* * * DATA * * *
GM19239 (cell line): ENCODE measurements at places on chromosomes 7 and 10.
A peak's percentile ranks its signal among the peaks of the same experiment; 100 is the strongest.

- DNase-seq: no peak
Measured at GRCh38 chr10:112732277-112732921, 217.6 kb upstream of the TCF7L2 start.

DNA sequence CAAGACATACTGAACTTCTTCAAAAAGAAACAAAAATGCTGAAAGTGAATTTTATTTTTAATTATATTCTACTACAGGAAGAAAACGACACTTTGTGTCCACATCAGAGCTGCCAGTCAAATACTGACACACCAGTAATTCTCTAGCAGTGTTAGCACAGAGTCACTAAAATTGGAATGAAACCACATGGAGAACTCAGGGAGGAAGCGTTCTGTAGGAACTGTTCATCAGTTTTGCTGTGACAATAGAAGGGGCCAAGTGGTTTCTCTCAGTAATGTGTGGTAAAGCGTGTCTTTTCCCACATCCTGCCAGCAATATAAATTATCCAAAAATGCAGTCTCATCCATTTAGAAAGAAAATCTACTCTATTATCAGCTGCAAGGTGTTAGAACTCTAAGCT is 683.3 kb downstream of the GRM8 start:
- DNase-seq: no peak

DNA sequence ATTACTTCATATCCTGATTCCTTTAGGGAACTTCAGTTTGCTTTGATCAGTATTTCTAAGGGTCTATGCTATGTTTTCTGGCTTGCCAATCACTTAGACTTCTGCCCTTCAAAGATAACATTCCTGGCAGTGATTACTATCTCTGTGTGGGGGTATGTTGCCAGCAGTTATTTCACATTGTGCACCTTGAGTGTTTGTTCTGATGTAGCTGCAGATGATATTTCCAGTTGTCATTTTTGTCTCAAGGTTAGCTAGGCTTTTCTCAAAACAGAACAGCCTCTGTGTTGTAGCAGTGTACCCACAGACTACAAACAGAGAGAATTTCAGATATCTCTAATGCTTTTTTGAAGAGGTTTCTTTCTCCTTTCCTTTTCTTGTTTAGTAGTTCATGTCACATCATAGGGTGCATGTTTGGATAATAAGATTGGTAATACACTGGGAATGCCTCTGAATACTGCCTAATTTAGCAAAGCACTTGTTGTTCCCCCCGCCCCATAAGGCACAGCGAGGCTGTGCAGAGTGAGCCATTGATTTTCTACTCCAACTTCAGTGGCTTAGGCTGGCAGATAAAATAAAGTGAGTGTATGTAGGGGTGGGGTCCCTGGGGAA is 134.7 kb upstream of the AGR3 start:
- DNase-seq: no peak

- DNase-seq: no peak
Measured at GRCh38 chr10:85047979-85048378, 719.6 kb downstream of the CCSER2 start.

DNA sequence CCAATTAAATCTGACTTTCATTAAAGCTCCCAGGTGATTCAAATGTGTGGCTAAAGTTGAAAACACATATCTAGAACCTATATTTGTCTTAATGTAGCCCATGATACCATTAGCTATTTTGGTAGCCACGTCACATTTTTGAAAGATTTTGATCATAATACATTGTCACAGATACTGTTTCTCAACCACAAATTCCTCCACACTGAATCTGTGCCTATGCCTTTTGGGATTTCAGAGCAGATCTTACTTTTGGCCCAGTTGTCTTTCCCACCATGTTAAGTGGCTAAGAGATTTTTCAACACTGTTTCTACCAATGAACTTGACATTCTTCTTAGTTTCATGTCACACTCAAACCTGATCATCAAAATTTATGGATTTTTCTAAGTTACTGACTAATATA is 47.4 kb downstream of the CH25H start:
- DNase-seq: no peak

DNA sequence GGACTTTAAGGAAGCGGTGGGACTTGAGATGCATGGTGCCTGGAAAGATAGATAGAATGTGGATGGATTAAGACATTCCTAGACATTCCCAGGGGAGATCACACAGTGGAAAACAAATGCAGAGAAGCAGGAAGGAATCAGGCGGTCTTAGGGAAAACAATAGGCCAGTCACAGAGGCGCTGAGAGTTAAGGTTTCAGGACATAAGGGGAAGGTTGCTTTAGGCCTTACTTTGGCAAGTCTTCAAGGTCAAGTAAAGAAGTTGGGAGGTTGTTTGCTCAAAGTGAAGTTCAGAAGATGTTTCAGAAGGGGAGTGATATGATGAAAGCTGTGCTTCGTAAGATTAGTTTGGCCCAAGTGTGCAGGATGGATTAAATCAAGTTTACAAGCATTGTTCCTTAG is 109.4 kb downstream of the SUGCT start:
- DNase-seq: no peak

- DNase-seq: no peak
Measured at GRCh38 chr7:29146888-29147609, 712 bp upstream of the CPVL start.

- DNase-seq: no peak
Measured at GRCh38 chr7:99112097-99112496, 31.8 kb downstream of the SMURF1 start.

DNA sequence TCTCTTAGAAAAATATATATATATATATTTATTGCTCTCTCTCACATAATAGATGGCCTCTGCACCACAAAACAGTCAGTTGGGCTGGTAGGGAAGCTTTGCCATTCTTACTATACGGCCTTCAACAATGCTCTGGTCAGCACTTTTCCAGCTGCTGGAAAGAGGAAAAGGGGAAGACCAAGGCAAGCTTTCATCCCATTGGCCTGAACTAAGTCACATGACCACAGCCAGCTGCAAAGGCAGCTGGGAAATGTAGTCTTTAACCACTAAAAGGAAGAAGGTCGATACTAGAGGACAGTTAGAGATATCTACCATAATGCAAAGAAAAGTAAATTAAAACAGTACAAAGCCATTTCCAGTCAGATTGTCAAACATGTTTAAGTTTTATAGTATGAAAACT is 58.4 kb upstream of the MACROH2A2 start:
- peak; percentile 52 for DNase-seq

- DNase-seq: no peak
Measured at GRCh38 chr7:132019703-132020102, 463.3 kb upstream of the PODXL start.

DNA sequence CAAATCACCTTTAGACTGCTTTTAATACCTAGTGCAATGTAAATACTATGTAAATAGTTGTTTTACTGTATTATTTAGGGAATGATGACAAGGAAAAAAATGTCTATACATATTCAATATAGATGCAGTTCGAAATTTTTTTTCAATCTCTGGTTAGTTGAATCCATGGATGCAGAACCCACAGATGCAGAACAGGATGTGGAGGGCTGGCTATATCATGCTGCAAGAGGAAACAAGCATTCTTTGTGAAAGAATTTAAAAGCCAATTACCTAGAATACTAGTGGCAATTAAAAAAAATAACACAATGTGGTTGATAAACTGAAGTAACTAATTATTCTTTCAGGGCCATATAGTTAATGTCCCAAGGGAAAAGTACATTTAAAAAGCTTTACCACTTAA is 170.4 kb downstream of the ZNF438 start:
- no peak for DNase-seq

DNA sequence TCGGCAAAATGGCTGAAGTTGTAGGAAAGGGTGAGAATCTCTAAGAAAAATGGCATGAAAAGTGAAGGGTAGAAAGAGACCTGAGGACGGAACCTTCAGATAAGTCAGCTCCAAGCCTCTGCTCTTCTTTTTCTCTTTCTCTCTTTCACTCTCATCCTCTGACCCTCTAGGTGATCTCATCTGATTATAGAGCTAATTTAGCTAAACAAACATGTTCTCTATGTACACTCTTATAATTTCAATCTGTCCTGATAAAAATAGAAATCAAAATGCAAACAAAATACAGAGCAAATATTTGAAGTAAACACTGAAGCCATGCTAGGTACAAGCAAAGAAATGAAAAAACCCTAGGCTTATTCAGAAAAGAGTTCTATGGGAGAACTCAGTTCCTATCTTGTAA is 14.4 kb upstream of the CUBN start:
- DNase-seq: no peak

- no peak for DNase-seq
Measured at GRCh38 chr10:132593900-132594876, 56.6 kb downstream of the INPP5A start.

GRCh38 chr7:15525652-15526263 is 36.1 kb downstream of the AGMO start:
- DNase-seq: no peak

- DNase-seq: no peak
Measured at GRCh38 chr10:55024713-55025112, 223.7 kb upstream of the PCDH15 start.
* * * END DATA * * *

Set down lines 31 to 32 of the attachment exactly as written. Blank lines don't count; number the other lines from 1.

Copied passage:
- DNase-seq: no peak
Measured at GRCh38 chr10:55024713-55025112, 223.7 kb upstream of the PCDH15 start.